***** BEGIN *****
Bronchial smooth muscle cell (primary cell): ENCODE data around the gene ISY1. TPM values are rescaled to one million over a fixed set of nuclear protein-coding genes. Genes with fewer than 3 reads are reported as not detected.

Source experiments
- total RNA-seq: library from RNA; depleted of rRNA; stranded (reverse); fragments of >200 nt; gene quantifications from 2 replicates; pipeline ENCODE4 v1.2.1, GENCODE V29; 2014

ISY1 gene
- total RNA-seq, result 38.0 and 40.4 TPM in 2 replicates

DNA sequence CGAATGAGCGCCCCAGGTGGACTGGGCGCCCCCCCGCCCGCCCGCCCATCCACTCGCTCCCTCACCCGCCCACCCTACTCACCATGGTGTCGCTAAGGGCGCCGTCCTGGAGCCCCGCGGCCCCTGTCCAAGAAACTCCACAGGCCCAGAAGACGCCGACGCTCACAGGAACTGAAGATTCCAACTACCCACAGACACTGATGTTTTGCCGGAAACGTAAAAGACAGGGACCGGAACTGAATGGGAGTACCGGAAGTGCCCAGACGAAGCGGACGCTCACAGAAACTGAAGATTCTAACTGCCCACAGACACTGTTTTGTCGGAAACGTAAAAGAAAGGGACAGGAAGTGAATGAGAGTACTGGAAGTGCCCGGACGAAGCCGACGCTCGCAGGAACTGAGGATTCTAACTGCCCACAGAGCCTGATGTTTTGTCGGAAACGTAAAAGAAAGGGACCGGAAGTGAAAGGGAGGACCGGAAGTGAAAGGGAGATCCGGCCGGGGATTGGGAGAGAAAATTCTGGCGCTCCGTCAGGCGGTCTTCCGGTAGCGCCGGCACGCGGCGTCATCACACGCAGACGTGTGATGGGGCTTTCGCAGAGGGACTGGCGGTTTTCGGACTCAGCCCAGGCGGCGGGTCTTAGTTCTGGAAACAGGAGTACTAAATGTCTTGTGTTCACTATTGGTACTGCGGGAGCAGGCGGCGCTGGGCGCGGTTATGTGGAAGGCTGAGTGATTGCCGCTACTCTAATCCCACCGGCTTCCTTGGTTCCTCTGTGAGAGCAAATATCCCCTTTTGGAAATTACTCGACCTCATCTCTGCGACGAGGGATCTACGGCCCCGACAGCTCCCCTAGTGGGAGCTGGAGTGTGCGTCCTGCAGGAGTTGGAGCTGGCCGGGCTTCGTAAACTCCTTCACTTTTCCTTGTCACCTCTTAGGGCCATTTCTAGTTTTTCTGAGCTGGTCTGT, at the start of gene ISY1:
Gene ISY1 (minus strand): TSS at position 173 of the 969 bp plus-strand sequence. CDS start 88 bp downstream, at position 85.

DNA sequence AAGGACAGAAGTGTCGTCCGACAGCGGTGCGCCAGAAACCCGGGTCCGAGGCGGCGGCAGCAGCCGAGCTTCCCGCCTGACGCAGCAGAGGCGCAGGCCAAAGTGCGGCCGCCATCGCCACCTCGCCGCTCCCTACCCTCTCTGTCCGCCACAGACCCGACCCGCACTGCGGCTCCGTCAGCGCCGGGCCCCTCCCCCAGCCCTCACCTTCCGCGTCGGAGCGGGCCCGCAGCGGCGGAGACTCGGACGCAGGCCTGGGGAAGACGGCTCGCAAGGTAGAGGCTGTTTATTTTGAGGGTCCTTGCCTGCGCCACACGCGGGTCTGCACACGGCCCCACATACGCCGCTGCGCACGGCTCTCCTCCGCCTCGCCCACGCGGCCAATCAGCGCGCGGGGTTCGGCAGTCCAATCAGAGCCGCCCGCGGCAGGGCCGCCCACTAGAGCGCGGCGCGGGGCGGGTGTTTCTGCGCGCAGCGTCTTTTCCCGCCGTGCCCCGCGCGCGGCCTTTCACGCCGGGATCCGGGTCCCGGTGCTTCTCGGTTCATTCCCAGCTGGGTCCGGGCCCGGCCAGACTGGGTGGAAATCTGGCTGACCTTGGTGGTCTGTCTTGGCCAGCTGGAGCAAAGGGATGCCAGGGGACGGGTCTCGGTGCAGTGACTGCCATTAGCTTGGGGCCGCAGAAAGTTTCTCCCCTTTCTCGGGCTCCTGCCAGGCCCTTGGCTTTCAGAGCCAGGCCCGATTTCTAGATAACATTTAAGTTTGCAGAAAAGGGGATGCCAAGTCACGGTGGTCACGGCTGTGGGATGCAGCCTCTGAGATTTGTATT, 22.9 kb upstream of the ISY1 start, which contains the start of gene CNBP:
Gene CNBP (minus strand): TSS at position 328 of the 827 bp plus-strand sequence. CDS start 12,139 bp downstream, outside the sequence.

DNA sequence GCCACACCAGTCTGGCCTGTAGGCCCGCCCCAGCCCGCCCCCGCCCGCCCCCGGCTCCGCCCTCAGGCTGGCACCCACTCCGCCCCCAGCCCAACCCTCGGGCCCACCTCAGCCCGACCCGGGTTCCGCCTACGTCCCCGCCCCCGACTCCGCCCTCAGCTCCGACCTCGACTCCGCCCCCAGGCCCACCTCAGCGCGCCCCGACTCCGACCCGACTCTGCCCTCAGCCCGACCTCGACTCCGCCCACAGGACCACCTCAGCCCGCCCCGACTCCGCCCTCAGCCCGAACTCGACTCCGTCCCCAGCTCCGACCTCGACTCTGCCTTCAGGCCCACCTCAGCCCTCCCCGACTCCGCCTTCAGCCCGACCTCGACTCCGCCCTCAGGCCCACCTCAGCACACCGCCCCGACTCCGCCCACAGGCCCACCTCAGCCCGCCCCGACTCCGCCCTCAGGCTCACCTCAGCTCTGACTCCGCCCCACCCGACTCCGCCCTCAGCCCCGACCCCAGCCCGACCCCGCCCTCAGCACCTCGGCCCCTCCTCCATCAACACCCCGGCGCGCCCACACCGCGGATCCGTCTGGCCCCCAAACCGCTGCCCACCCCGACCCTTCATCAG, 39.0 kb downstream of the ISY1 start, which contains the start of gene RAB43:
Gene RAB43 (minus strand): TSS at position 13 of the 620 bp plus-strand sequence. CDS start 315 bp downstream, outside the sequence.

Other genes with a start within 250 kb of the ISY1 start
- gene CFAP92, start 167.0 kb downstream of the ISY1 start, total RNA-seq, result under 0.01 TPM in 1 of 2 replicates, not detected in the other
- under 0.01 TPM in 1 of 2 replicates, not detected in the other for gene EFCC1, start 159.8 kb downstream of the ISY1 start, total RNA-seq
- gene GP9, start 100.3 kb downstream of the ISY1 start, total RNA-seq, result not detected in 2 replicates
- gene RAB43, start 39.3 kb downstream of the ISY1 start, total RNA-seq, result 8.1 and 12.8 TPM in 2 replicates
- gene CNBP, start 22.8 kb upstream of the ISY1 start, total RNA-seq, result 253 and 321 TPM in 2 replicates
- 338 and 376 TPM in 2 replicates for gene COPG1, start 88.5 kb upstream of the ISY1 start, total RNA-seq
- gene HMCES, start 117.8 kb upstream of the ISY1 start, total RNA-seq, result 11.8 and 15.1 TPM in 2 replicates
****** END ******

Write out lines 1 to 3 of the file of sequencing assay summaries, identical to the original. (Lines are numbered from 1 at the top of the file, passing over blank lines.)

Bronchial smooth muscle cell (primary cell): ENCODE data around the gene ISY1. TPM values are rescaled to one million over a fixed set of nuclear protein-coding genes. Genes with fewer than 3 reads are reported as not detected.

Source experiments
- total RNA-seq: library from RNA; depleted of rRNA; stranded (reverse); fragments of >200 nt; gene quantifications from 2 replicates; pipeline ENCODE4 v1.2.1, GENCODE V29; 2014